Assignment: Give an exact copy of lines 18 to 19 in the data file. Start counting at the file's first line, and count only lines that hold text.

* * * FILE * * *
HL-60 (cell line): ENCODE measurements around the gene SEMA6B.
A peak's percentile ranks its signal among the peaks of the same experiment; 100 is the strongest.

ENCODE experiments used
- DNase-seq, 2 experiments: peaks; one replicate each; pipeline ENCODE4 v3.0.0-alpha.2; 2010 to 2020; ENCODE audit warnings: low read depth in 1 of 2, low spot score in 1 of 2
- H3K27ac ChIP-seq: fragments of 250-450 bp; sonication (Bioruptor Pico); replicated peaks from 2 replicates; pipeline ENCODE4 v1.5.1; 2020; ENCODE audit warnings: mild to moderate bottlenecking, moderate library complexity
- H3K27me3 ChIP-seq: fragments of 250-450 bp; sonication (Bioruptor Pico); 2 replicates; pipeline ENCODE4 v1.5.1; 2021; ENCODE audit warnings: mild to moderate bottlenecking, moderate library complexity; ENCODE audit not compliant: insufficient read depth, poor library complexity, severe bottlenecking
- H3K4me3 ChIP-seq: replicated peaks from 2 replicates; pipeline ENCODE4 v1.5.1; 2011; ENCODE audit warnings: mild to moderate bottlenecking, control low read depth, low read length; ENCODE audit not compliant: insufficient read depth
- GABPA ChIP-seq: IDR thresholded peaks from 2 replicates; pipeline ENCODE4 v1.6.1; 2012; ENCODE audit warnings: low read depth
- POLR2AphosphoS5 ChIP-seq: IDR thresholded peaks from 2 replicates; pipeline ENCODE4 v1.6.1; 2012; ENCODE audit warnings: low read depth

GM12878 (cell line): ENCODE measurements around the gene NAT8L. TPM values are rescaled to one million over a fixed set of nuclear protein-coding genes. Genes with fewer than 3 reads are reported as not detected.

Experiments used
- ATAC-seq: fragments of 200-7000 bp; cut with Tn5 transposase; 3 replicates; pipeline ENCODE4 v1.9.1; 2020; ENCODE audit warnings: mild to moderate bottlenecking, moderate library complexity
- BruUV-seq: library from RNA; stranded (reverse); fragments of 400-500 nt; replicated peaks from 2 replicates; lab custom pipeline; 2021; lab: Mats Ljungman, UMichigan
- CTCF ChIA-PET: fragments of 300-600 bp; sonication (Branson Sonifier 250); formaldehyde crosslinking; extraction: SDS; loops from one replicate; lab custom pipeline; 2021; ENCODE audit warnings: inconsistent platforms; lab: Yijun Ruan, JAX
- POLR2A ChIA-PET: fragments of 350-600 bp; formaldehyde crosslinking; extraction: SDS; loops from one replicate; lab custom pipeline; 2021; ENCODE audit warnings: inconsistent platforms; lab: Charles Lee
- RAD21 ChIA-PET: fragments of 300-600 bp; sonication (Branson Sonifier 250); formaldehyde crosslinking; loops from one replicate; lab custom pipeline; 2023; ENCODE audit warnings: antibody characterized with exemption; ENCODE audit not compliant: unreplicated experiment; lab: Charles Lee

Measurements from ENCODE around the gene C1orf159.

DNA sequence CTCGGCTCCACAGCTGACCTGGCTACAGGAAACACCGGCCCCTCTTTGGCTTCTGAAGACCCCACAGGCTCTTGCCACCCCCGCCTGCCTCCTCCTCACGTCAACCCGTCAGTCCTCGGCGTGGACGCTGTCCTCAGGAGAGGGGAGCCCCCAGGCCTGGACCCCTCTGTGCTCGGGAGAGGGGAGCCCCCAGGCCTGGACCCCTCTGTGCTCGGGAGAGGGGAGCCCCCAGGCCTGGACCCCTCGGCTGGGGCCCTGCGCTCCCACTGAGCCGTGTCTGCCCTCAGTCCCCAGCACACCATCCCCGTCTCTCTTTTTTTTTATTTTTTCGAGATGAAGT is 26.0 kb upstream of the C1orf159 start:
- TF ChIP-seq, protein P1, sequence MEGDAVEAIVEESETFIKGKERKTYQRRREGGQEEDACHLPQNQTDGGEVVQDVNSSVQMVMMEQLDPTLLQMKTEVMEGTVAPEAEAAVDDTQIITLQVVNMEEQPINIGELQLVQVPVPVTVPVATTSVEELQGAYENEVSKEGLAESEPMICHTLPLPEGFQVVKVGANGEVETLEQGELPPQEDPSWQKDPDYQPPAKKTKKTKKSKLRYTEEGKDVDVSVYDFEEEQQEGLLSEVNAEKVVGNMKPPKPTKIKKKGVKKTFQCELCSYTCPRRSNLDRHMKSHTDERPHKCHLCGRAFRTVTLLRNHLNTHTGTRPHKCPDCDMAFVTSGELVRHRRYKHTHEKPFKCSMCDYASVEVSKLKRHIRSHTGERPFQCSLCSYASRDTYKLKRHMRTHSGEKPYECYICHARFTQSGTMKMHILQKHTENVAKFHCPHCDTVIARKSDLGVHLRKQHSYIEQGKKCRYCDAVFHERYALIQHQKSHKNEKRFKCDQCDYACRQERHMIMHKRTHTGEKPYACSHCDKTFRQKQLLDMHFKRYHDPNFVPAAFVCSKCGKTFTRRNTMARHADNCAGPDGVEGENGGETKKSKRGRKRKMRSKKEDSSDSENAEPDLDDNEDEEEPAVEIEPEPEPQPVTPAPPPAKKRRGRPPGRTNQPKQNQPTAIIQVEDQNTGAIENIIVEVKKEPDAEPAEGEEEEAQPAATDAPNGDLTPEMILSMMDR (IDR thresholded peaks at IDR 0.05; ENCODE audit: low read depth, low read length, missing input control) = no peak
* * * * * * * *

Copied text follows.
DNA sequence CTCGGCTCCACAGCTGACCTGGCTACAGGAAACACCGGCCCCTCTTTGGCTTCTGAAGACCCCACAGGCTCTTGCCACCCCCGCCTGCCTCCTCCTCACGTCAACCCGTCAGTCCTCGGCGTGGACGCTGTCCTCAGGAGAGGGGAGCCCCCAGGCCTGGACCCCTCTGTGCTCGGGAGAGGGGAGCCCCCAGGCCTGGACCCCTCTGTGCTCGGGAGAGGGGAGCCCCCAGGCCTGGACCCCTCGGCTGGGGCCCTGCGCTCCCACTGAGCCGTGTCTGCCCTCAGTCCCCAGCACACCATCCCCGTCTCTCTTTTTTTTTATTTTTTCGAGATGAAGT is 26.0 kb upstream of the C1orf159 start:
- TF ChIP-seq, protein P1, sequence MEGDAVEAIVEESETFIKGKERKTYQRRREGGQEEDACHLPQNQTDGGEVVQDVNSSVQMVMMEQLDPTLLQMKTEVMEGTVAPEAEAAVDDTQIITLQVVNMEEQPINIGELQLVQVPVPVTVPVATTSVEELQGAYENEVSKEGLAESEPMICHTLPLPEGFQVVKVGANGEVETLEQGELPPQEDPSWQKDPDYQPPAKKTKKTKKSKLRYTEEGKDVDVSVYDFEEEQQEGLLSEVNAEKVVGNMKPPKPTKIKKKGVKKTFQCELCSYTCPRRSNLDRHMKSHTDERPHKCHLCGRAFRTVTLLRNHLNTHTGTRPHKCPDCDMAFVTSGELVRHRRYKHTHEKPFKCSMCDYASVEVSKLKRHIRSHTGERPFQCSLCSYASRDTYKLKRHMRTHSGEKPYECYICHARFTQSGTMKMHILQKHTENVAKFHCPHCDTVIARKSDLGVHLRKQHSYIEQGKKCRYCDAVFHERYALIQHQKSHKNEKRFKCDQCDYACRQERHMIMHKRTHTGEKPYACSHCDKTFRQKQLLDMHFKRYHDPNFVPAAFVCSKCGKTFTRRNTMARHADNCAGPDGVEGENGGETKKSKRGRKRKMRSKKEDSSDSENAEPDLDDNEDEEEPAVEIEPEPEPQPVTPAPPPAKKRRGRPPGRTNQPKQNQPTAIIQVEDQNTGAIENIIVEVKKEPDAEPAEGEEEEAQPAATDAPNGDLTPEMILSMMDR (IDR thresholded peaks at IDR 0.05; ENCODE audit: low read depth, low read length, missing input control) = no peak